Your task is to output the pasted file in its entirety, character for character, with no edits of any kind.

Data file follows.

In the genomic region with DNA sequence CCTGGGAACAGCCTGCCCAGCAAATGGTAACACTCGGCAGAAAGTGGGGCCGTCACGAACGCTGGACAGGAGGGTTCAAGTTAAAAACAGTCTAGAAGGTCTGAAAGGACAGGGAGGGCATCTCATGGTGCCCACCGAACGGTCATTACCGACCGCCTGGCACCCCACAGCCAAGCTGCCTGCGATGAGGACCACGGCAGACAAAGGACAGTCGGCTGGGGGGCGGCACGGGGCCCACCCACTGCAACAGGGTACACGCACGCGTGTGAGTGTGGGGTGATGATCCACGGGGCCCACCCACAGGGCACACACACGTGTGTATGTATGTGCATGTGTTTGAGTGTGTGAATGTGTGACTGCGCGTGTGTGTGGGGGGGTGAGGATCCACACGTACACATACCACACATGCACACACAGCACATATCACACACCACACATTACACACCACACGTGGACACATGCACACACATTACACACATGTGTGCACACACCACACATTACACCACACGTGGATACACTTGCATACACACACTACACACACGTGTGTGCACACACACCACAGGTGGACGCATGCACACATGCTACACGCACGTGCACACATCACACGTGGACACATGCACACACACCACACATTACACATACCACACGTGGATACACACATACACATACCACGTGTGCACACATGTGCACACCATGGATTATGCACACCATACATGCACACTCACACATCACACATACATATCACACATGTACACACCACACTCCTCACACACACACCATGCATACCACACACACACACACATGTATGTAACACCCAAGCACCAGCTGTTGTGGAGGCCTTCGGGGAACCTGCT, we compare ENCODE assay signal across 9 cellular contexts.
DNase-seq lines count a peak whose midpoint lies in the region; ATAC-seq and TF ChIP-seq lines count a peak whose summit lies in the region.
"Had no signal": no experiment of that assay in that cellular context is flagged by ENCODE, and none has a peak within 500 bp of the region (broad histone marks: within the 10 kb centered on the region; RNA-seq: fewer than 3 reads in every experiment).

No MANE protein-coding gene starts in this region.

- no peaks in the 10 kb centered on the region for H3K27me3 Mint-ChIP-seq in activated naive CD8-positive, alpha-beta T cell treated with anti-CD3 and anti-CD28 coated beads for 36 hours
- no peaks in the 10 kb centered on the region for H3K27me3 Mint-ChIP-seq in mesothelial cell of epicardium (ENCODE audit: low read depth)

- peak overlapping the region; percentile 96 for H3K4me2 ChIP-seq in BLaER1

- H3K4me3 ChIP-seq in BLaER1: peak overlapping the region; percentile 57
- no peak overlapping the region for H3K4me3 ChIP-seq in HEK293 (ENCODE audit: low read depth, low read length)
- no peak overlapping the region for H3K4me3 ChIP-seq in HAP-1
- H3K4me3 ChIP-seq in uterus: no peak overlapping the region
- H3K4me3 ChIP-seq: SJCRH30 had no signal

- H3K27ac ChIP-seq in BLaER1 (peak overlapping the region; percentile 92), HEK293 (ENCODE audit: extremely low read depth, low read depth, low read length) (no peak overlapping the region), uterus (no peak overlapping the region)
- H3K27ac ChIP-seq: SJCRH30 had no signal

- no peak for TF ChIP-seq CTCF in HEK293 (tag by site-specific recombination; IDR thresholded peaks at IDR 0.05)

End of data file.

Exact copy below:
In the genomic region with DNA sequence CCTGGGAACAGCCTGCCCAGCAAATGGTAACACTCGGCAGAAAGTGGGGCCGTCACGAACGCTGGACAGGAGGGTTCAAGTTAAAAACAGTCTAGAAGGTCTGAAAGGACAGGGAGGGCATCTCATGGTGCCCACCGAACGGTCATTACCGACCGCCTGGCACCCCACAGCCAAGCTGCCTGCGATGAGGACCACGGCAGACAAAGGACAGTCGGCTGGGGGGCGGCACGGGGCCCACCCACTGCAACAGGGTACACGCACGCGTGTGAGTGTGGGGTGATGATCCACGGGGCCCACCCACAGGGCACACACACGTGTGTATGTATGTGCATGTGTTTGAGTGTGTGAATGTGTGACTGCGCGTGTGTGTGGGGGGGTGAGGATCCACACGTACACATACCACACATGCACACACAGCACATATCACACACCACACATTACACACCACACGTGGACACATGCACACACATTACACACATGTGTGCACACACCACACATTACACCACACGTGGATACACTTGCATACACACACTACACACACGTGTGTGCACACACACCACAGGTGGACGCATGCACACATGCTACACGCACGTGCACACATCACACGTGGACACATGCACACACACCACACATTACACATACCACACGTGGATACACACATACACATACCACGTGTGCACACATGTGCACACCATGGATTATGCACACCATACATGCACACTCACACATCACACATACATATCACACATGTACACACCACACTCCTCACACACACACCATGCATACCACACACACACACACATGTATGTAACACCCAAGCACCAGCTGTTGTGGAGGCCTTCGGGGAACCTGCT, we compare ENCODE assay signal across 9 cellular contexts.
DNase-seq lines count a peak whose midpoint lies in the region; ATAC-seq and TF ChIP-seq lines count a peak whose summit lies in the region.
"Had no signal": no experiment of that assay in that cellular context is flagged by ENCODE, and none has a peak within 500 bp of the region (broad histone marks: within the 10 kb centered on the region; RNA-seq: fewer than 3 reads in every experiment).

No MANE protein-coding gene starts in this region.

- no peaks in the 10 kb centered on the region for H3K27me3 Mint-ChIP-seq in activated naive CD8-positive, alpha-beta T cell treated with anti-CD3 and anti-CD28 coated beads for 36 hours
- no peaks in the 10 kb centered on the region for H3K27me3 Mint-ChIP-seq in mesothelial cell of epicardium (ENCODE audit: low read depth)

- peak overlapping the region; percentile 96 for H3K4me2 ChIP-seq in BLaER1

- H3K4me3 ChIP-seq in BLaER1: peak overlapping the region; percentile 57
- no peak overlapping the region for H3K4me3 ChIP-seq in HEK293 (ENCODE audit: low read depth, low read length)
- no peak overlapping the region for H3K4me3 ChIP-seq in HAP-1
- H3K4me3 ChIP-seq in uterus: no peak overlapping the region
- H3K4me3 ChIP-seq: SJCRH30 had no signal

- H3K27ac ChIP-seq in BLaER1 (peak overlapping the region; percentile 92), HEK293 (ENCODE audit: extremely low read depth, low read depth, low read length) (no peak overlapping the region), uterus (no peak overlapping the region)
- H3K27ac ChIP-seq: SJCRH30 had no signal

- no peak for TF ChIP-seq CTCF in HEK293 (tag by site-specific recombination; IDR thresholded peaks at IDR 0.05)